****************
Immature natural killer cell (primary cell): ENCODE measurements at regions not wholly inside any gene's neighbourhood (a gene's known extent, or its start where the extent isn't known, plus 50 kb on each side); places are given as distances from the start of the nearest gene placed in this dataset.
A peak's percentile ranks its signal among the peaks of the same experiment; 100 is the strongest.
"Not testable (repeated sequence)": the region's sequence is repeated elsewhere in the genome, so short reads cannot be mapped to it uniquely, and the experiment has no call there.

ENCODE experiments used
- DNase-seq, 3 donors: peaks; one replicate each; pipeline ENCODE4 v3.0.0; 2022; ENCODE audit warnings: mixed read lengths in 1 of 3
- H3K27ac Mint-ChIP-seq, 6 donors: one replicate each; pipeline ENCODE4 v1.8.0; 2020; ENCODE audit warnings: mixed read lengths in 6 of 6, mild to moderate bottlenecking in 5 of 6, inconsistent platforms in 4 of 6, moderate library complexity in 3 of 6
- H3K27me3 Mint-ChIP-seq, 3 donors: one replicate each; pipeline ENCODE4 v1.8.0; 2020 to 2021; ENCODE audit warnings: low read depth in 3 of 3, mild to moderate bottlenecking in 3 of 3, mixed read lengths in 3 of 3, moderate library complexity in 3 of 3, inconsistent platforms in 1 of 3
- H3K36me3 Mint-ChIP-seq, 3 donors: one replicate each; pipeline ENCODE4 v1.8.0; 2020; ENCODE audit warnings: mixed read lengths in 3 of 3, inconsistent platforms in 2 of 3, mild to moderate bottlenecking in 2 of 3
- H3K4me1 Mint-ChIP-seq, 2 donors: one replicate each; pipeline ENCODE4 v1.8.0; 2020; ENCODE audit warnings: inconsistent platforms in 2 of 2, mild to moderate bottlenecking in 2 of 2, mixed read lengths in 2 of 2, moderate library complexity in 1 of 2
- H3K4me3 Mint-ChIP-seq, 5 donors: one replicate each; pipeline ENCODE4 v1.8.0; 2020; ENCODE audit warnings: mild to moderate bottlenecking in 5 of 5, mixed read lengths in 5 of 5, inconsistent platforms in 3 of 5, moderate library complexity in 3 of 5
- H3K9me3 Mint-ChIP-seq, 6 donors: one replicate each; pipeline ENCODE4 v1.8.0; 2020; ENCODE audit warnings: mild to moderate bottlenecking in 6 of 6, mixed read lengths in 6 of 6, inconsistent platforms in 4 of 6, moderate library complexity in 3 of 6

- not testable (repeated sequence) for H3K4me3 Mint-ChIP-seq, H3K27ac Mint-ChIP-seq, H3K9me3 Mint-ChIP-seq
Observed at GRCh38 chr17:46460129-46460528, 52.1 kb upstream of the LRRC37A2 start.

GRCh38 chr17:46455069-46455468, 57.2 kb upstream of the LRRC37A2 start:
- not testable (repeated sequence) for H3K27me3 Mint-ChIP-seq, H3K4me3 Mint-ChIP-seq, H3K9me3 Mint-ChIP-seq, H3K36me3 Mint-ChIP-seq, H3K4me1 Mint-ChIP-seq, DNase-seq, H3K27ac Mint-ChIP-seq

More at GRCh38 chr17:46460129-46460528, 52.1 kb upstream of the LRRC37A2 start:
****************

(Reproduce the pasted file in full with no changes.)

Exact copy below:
Immature natural killer cell (primary cell): ENCODE measurements at regions not wholly inside any gene's neighbourhood (a gene's known extent, or its start where the extent isn't known, plus 50 kb on each side); places are given as distances from the start of the nearest gene placed in this dataset.
A peak's percentile ranks its signal among the peaks of the same experiment; 100 is the strongest.
"Not testable (repeated sequence)": the region's sequence is repeated elsewhere in the genome, so short reads cannot be mapped to it uniquely, and the experiment has no call there.

ENCODE experiments used
- DNase-seq, 3 donors: peaks; one replicate each; pipeline ENCODE4 v3.0.0; 2022; ENCODE audit warnings: mixed read lengths in 1 of 3
- H3K27ac Mint-ChIP-seq, 6 donors: one replicate each; pipeline ENCODE4 v1.8.0; 2020; ENCODE audit warnings: mixed read lengths in 6 of 6, mild to moderate bottlenecking in 5 of 6, inconsistent platforms in 4 of 6, moderate library complexity in 3 of 6
- H3K27me3 Mint-ChIP-seq, 3 donors: one replicate each; pipeline ENCODE4 v1.8.0; 2020 to 2021; ENCODE audit warnings: low read depth in 3 of 3, mild to moderate bottlenecking in 3 of 3, mixed read lengths in 3 of 3, moderate library complexity in 3 of 3, inconsistent platforms in 1 of 3
- H3K36me3 Mint-ChIP-seq, 3 donors: one replicate each; pipeline ENCODE4 v1.8.0; 2020; ENCODE audit warnings: mixed read lengths in 3 of 3, inconsistent platforms in 2 of 3, mild to moderate bottlenecking in 2 of 3
- H3K4me1 Mint-ChIP-seq, 2 donors: one replicate each; pipeline ENCODE4 v1.8.0; 2020; ENCODE audit warnings: inconsistent platforms in 2 of 2, mild to moderate bottlenecking in 2 of 2, mixed read lengths in 2 of 2, moderate library complexity in 1 of 2
- H3K4me3 Mint-ChIP-seq, 5 donors: one replicate each; pipeline ENCODE4 v1.8.0; 2020; ENCODE audit warnings: mild to moderate bottlenecking in 5 of 5, mixed read lengths in 5 of 5, inconsistent platforms in 3 of 5, moderate library complexity in 3 of 5
- H3K9me3 Mint-ChIP-seq, 6 donors: one replicate each; pipeline ENCODE4 v1.8.0; 2020; ENCODE audit warnings: mild to moderate bottlenecking in 6 of 6, mixed read lengths in 6 of 6, inconsistent platforms in 4 of 6, moderate library complexity in 3 of 6

- not testable (repeated sequence) for H3K4me3 Mint-ChIP-seq, H3K27ac Mint-ChIP-seq, H3K9me3 Mint-ChIP-seq
Observed at GRCh38 chr17:46460129-46460528, 52.1 kb upstream of the LRRC37A2 start.

GRCh38 chr17:46455069-46455468, 57.2 kb upstream of the LRRC37A2 start:
- not testable (repeated sequence) for H3K27me3 Mint-ChIP-seq, H3K4me3 Mint-ChIP-seq, H3K9me3 Mint-ChIP-seq, H3K36me3 Mint-ChIP-seq, H3K4me1 Mint-ChIP-seq, DNase-seq, H3K27ac Mint-ChIP-seq

More at GRCh38 chr17:46460129-46460528, 52.1 kb upstream of the LRRC37A2 start: